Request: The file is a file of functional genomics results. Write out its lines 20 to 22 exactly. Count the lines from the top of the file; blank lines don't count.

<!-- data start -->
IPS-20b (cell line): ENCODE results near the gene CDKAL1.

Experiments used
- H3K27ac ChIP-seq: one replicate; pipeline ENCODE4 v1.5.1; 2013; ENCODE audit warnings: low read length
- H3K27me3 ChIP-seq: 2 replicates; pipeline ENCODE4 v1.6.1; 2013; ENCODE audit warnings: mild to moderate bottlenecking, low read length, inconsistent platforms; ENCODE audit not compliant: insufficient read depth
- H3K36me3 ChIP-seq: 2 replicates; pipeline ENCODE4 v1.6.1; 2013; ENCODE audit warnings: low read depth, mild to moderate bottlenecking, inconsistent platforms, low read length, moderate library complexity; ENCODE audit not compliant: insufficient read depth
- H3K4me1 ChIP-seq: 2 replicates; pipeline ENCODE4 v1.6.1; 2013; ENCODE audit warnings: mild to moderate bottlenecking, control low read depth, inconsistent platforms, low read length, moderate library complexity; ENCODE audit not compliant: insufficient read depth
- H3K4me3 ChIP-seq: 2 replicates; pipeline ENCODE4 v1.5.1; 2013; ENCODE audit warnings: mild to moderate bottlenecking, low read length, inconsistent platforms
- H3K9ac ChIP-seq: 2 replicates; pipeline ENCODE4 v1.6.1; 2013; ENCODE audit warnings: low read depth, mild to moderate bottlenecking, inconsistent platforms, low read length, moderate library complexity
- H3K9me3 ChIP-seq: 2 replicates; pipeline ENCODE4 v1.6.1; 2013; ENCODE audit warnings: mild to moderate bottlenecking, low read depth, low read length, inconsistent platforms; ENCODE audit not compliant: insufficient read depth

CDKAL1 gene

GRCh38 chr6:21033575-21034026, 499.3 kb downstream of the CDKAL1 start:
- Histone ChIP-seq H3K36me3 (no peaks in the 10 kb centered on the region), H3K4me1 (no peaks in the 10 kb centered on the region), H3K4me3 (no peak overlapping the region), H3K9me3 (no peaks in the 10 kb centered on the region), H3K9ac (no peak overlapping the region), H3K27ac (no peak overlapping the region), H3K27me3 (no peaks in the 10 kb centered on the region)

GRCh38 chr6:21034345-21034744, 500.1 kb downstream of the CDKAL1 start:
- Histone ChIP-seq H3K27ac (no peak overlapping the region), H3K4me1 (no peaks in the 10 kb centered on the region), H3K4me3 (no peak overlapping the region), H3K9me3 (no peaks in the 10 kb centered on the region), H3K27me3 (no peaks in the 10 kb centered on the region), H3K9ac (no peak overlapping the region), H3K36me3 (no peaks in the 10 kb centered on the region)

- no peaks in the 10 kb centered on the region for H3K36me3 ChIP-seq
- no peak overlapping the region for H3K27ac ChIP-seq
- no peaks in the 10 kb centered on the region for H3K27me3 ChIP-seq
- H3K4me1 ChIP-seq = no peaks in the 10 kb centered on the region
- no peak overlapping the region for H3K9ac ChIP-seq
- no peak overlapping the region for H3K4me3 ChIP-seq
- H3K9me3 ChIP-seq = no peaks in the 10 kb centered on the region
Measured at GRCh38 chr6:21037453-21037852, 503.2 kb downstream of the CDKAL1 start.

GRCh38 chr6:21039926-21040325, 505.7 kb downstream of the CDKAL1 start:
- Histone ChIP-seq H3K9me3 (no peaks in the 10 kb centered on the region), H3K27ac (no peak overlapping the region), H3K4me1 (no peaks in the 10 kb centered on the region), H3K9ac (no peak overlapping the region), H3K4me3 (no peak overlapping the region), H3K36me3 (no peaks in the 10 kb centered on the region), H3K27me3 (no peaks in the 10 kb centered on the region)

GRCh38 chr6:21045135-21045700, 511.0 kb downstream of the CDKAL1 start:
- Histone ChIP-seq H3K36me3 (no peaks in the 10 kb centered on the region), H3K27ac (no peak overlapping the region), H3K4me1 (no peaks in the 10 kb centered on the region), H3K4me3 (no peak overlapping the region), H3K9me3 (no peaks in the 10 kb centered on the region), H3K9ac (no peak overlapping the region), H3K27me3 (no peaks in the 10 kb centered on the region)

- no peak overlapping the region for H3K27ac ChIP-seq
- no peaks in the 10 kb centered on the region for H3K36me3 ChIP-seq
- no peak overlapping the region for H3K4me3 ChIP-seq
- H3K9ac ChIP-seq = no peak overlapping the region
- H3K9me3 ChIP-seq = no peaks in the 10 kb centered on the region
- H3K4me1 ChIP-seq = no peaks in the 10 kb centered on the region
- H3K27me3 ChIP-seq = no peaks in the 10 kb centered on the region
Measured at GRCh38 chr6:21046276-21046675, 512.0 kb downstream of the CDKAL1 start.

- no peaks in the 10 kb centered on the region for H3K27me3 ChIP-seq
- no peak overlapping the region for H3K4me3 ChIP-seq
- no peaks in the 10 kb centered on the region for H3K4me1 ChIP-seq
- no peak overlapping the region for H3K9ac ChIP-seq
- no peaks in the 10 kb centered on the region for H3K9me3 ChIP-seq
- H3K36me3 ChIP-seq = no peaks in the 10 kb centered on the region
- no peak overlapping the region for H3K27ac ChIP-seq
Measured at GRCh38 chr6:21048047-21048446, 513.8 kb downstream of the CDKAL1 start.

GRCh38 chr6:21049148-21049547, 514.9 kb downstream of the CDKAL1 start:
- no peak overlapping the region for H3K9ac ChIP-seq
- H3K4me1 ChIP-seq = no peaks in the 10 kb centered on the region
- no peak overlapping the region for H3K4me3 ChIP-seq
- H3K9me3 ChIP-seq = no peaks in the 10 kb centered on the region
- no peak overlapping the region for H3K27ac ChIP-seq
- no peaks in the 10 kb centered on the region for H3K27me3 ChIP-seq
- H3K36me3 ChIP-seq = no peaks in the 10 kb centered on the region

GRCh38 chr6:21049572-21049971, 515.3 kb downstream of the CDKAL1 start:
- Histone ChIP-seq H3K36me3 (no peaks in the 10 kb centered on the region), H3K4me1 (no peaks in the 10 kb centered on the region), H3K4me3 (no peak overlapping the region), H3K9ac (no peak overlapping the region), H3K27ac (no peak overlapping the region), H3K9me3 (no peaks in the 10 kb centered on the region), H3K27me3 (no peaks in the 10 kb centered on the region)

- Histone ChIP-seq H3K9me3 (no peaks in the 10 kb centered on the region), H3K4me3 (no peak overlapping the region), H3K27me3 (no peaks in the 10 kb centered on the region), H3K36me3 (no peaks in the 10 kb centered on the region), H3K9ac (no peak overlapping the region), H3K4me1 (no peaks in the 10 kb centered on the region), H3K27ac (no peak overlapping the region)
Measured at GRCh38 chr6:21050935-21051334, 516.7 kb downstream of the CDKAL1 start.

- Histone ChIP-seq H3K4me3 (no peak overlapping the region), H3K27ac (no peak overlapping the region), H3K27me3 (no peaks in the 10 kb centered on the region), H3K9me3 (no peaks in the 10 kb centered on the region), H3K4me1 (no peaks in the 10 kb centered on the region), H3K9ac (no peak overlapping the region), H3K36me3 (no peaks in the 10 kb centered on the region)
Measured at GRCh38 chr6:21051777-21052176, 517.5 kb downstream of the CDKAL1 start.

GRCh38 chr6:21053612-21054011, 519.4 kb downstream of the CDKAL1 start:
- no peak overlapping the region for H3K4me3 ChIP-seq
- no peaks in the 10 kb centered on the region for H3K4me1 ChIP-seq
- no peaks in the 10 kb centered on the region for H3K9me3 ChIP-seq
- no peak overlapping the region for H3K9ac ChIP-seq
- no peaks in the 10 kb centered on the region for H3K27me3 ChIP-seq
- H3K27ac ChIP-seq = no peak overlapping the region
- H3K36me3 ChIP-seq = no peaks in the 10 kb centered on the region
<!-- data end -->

- no peak overlapping the region for H3K4me3 ChIP-seq
- H3K9me3 ChIP-seq = no peaks in the 10 kb centered on the region
Measured at GRCh38 chr6:21037453-21037852, 503.2 kb downstream of the CDKAL1 start.